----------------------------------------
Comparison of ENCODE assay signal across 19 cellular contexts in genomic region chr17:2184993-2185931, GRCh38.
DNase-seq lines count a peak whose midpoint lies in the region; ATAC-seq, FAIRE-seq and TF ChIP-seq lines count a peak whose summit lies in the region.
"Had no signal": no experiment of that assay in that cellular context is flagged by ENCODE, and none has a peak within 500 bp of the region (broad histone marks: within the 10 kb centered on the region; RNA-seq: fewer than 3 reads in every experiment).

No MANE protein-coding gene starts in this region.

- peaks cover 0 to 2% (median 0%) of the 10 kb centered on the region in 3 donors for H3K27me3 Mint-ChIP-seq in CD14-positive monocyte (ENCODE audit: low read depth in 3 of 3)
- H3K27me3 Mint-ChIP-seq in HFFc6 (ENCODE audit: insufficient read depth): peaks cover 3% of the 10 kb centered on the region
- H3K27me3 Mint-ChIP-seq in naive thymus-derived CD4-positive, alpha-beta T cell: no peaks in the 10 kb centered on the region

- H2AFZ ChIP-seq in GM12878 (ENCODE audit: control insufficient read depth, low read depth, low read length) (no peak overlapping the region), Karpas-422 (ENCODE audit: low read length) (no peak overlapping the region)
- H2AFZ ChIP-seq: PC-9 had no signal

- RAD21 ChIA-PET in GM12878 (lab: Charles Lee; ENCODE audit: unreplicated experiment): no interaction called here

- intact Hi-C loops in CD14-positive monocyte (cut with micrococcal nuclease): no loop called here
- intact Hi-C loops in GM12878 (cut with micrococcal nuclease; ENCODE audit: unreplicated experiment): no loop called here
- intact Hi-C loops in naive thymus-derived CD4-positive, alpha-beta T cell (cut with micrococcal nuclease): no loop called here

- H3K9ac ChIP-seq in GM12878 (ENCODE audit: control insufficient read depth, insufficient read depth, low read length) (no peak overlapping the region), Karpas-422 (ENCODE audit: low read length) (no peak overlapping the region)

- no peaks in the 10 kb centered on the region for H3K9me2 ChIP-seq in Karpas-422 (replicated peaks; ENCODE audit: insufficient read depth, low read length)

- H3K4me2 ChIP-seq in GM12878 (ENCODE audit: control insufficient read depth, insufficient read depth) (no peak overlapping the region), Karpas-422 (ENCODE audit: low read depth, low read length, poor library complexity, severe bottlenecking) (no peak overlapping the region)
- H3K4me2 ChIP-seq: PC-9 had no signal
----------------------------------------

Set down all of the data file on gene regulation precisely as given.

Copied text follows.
Comparison of ENCODE assay signal across 19 cellular contexts in genomic region chr17:2184993-2185931, GRCh38.
DNase-seq lines count a peak whose midpoint lies in the region; ATAC-seq, FAIRE-seq and TF ChIP-seq lines count a peak whose summit lies in the region.
"Had no signal": no experiment of that assay in that cellular context is flagged by ENCODE, and none has a peak within 500 bp of the region (broad histone marks: within the 10 kb centered on the region; RNA-seq: fewer than 3 reads in every experiment).

No MANE protein-coding gene starts in this region.

- peaks cover 0 to 2% (median 0%) of the 10 kb centered on the region in 3 donors for H3K27me3 Mint-ChIP-seq in CD14-positive monocyte (ENCODE audit: low read depth in 3 of 3)
- H3K27me3 Mint-ChIP-seq in HFFc6 (ENCODE audit: insufficient read depth): peaks cover 3% of the 10 kb centered on the region
- H3K27me3 Mint-ChIP-seq in naive thymus-derived CD4-positive, alpha-beta T cell: no peaks in the 10 kb centered on the region

- H2AFZ ChIP-seq in GM12878 (ENCODE audit: control insufficient read depth, low read depth, low read length) (no peak overlapping the region), Karpas-422 (ENCODE audit: low read length) (no peak overlapping the region)
- H2AFZ ChIP-seq: PC-9 had no signal

- RAD21 ChIA-PET in GM12878 (lab: Charles Lee; ENCODE audit: unreplicated experiment): no interaction called here

- intact Hi-C loops in CD14-positive monocyte (cut with micrococcal nuclease): no loop called here
- intact Hi-C loops in GM12878 (cut with micrococcal nuclease; ENCODE audit: unreplicated experiment): no loop called here
- intact Hi-C loops in naive thymus-derived CD4-positive, alpha-beta T cell (cut with micrococcal nuclease): no loop called here

- H3K9ac ChIP-seq in GM12878 (ENCODE audit: control insufficient read depth, insufficient read depth, low read length) (no peak overlapping the region), Karpas-422 (ENCODE audit: low read length) (no peak overlapping the region)

- no peaks in the 10 kb centered on the region for H3K9me2 ChIP-seq in Karpas-422 (replicated peaks; ENCODE audit: insufficient read depth, low read length)

- H3K4me2 ChIP-seq in GM12878 (ENCODE audit: control insufficient read depth, insufficient read depth) (no peak overlapping the region), Karpas-422 (ENCODE audit: low read depth, low read length, poor library complexity, severe bottlenecking) (no peak overlapping the region)
- H3K4me2 ChIP-seq: PC-9 had no signal